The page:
No one’s saying that LeBron James is having a bad postseason. He’s been doing most of what the Miami Heat have been needing him to on both ends of the floor, but with their rivals not fading away in awe of the NBA champions, it’s time for the best player in the league to deliver one of those huge games he had quite a few of in last year’s playoffs to create the separation needed to reach the finals.
When you look back at the games the Heat lost and the Pacers lost in this series so far (2 a piece), you’ll probably end up, after some calculations, that the Heat have missed more opportunities to win a game more or two, specifically in game 4. It’s not that they haven’t played to their best ability in the previous one just because they were bad – the Indiana Pacers made the right adjustments, forcing James to pass more and more, while he chose to take some bad shots in the post without having the one on one advantage from game 3, but you felt the Heat made more mistakes, unforced errors as they’re called in Tennis, in crunch time.
Some of it was bad officiating, like Dwyane Wade not travelling or LeBron James called for a sixth foul that, was, well, quite soft, especially for an offensive foul. But while Joey Crawford is making mistakes that hurt and favor each side in it’s turn in another nightmarish officiating performance, the Heat have other things to worry about. And after four games of each head coach making adjustments after a loss, it’s time that the individual quality the Miami Heat have starts showing, and there’s no one better to do that but James.
James began the series with a triple double of 30-10-10, followed by 36 points in the game 2 loss. But from trying to stop his teammates and letting James do most of the damage, the Pacers have shifted focus and stopped letting the role players hit open shots once they proved they can. They trapped and double teamed James early in possessions, and forced the ball out of his hands. Mario Chalmers and Dwyane Wade and Ray Allen took a combined 42 shots, while Chris Bosh took only 6. Something needs to change in that distribution.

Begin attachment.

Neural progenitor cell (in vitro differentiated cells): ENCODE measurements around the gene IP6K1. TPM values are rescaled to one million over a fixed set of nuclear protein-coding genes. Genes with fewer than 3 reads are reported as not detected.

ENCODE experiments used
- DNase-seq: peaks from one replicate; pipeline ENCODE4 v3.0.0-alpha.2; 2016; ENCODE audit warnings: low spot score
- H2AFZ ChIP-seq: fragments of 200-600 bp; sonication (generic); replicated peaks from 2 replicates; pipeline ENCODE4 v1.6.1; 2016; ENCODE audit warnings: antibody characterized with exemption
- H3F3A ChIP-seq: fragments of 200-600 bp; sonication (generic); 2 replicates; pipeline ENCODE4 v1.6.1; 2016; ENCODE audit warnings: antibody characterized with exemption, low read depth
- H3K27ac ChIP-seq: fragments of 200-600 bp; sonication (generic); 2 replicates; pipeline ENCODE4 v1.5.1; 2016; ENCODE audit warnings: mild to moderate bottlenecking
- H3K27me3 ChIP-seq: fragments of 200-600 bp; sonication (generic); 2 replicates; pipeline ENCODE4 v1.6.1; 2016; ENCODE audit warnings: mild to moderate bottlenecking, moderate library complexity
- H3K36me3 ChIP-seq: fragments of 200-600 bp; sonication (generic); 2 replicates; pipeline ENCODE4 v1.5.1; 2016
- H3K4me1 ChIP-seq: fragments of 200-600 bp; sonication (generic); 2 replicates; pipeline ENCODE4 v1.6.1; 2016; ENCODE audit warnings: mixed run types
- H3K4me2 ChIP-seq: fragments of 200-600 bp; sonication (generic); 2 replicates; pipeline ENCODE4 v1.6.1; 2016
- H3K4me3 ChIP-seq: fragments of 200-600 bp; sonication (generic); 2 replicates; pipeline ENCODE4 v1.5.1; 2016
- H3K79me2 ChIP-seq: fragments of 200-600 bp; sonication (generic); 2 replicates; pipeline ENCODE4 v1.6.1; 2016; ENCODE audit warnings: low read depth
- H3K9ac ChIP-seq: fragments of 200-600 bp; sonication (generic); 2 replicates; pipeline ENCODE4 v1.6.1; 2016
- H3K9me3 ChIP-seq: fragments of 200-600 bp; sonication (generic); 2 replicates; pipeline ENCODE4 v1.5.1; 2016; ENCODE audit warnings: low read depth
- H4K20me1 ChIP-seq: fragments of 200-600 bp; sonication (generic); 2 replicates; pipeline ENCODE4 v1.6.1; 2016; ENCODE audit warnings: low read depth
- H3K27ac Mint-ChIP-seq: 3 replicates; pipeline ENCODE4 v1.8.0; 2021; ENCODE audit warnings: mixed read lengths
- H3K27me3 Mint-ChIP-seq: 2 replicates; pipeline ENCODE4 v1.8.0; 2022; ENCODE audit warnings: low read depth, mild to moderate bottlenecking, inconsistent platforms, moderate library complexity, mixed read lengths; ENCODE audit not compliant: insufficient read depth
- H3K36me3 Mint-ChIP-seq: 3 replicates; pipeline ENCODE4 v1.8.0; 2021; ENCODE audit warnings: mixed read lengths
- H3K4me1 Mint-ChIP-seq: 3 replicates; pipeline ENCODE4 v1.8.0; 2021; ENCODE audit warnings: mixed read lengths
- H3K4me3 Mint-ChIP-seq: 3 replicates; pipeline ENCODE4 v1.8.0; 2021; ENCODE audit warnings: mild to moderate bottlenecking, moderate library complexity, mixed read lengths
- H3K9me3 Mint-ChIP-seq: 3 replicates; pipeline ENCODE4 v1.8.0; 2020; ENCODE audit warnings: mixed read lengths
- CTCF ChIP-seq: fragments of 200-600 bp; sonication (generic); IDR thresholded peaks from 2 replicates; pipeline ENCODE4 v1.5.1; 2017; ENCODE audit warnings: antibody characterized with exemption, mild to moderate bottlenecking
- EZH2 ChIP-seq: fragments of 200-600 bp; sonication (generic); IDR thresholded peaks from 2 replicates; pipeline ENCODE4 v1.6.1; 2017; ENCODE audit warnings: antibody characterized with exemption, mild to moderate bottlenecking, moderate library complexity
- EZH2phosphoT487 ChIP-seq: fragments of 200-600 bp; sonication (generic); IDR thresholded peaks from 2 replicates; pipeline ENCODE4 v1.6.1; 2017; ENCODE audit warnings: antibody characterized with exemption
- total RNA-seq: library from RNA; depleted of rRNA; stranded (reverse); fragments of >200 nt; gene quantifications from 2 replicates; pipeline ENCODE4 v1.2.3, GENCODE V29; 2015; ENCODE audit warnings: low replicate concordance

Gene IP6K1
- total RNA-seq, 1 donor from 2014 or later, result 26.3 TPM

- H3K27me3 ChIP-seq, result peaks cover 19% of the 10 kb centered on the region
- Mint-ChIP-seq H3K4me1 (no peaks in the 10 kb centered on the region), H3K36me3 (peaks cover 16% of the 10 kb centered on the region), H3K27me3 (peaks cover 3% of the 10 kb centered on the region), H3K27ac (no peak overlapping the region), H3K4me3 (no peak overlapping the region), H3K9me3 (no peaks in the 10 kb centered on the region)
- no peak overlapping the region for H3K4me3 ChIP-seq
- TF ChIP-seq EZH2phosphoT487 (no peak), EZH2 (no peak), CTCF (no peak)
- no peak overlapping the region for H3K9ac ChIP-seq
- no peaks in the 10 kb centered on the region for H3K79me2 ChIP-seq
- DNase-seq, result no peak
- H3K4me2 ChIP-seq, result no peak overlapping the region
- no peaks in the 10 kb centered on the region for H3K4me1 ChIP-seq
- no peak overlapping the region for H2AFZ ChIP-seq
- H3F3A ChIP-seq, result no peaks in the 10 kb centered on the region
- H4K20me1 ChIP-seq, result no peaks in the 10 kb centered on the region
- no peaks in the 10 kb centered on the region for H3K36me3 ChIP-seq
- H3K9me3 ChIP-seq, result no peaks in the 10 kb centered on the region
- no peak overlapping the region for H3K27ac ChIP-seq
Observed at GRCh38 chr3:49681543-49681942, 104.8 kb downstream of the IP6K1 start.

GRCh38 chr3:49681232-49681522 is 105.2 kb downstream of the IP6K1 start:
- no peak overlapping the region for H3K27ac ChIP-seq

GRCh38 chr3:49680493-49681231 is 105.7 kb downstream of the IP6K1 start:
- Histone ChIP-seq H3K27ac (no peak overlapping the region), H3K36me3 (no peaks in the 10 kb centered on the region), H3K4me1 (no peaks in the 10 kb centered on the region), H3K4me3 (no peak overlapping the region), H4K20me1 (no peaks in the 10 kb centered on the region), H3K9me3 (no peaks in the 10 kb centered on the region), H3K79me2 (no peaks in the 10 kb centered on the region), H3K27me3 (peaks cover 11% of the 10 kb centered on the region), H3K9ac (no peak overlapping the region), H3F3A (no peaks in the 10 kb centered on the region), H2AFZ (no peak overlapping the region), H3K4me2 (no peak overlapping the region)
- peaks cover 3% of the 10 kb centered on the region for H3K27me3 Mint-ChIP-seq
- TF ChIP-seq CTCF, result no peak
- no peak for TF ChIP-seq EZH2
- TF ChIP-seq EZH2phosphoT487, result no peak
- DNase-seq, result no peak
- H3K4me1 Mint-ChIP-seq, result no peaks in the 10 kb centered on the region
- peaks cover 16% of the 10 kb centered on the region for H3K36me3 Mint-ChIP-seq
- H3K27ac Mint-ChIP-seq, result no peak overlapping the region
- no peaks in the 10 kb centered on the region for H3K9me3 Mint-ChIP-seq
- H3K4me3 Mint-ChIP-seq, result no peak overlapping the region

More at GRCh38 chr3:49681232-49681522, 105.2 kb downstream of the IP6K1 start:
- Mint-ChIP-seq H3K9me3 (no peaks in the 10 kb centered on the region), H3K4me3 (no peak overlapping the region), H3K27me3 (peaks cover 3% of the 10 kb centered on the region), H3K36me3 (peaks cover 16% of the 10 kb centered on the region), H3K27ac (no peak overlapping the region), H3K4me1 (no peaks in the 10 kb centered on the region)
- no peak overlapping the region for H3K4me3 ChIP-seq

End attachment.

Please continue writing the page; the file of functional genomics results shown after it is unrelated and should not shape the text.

Something the Heat should try is not giving the ball to James too early in a possession, although not with the tactic of having him hide in the corner. He needs a screen or two to be set for him, maybe by Haslem and Bosh, in order to start creating some confusion in the Pacers defense, who haven’t seen a lot of off-the-ball screens for James in this series, and in the aftermath might have to deal with open shots from dangerous mid-range jumpers.
But beyond tactics, and as we’ve said we’ve seen plenty of adjustments, it’s about James shifting gears. It is about him not spending too much time guarding West and Hibbert on defense, with the Heat needing to start trying a little bit of zone defense, or the closest thing possible to it, and try and force the Pacers, during certain minutes, to win the game from outside. James needs his energy, especially late in the game, and with him playing his best basketball, at this stage of the series, after the teams have already traded each other their best shots from a coaching perspective, the Heat should have an advantage the Pacers won’t be able to match.